Even attentive viewers won’t learn too much about how to play chess like a champ in “Pawn Sacrifice,” though Zwick does what he can to render an inherently uncinematic activity onscreen in as stimulating a manner as possible, focusing compulsively on shots of the players clicking their game clocks back and forth, the pieces shifting forward one move at a time (sometimes in dramatic black-and-white inserts). Scenes of Fischer and Lombardy running through practice games in their heads, rapidly reciting board moves at each other, convey merely a hint of the mental agility required to understand the game in all its permutations and possibilities, let alone to master it. Absent the ability to really get the audience’s heads in the game, the film succeeds better at presenting chess as a subtle metaphor for the psychological warfare being waged behind the scenes.
Both Lombardy and Marshall absorb and apply the real-life lessons of the game to some degree, realizing that it takes careful maneuvering to control Fischer and figuratively keep him in check. As shown during his long Reykjavik rematch with Spassky, Fischer makes all manner of increasingly outrageous demands — for instance, that the games be played in a small rec room in the basement, away from the noise of the cameras and the distractions of the audience. He also becomes more twitchy and irrational than ever, spouting anti-Semitic conspiracy theories (ironic, considering Fischer was Jewish himself) and tearing his room and telephone apart in search of the bugging devices he’s convinced the Soviets have placed there. Is he a lunatic? Or are his actions a brilliant means of unsettling his opponent, of putting him on the defensive and forcing him to react, which Fischer well knows is the only way to beat the Russians and their impeccable chess training?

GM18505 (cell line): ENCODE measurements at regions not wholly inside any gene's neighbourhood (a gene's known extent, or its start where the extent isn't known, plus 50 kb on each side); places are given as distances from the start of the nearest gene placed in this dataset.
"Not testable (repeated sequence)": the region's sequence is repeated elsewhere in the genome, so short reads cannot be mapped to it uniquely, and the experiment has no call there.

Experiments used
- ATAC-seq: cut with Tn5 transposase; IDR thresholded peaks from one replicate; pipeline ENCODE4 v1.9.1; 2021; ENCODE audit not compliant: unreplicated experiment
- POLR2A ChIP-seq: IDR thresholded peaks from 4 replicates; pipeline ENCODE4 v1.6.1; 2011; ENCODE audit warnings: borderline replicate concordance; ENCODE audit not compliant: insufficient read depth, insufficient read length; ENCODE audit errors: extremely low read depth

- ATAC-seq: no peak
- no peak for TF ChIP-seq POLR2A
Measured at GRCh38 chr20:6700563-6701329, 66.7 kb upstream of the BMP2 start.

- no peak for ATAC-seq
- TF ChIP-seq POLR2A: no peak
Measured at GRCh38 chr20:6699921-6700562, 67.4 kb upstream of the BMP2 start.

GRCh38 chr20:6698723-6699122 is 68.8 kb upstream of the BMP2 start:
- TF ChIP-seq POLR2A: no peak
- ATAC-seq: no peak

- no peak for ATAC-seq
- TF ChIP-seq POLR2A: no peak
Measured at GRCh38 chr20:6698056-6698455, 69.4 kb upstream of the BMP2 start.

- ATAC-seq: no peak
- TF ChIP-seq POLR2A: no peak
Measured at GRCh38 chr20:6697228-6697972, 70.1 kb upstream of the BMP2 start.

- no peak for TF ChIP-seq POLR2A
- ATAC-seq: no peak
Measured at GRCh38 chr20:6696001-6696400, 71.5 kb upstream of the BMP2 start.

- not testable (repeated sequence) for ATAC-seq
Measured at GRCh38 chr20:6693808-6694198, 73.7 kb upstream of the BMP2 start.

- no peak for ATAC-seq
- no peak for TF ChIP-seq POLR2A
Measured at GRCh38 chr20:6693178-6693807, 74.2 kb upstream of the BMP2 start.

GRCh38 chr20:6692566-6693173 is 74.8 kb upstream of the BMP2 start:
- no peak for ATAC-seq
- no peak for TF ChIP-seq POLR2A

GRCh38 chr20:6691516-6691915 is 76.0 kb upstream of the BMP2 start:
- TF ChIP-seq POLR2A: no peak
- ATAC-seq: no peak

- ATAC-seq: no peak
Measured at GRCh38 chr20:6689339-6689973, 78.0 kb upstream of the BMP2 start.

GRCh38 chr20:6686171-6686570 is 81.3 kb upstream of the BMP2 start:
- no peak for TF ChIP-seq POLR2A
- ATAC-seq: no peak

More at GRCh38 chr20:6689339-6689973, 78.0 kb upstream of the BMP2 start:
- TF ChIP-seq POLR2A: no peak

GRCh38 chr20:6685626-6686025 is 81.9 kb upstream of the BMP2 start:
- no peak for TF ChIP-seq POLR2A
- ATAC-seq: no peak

In any event, the sheer accrual of madly unpredictable chess strategies (which ultimately drove Fischer’s victory) and oddball, did-that-really-happen details — as when Spassky, seemingly absorbing some of his opponent’s paranoia, suspects that his swivel chair has been tampered with — commands a procedural fascination that propels interest through the climactic faceoff. The film wraps up with an expectedly neat summation of Bobby Fischer’s unmatched legacy in the chess world as well as his sad, mysterious decline in the years leading up to his death in 2008, accompanied by old video clips of the real Fischer that match the deliberately grainy, old-fashioned faux-’60s and ’70s footage inserted into the film throughout.
Production designer Isabelle Guay’s period re-creations are subtle and hemmed-in, befitting a picture where most of the action unfolds in fairly nondescript rooms; apart from some moody shots of the Icelandic coast, d.p. Bradford Young’s lensing mostly follows suit. The focus here is squarely on the performances, chiefly Maguire’s ravaged, belligerent, frequently off-putting embodiment of a man whose undeniable brilliance seems to have swallowed up his every social grace and kindly impulse. Providing a crucial element of dramatic modulation and comic relief, Sarsgaard and Stuhlbarg give warm, wry performances as Fischer’s devoted if frequently exasperated supporting duo. In a film that doesn’t pretend to strive for balance between the American and Soviet sides, Schreiber’s presence nonetheless brings a crucial measure of sympathy and humanity to the role of a formidable chess player who, by the closing reels, simply doesn’t know what hit him.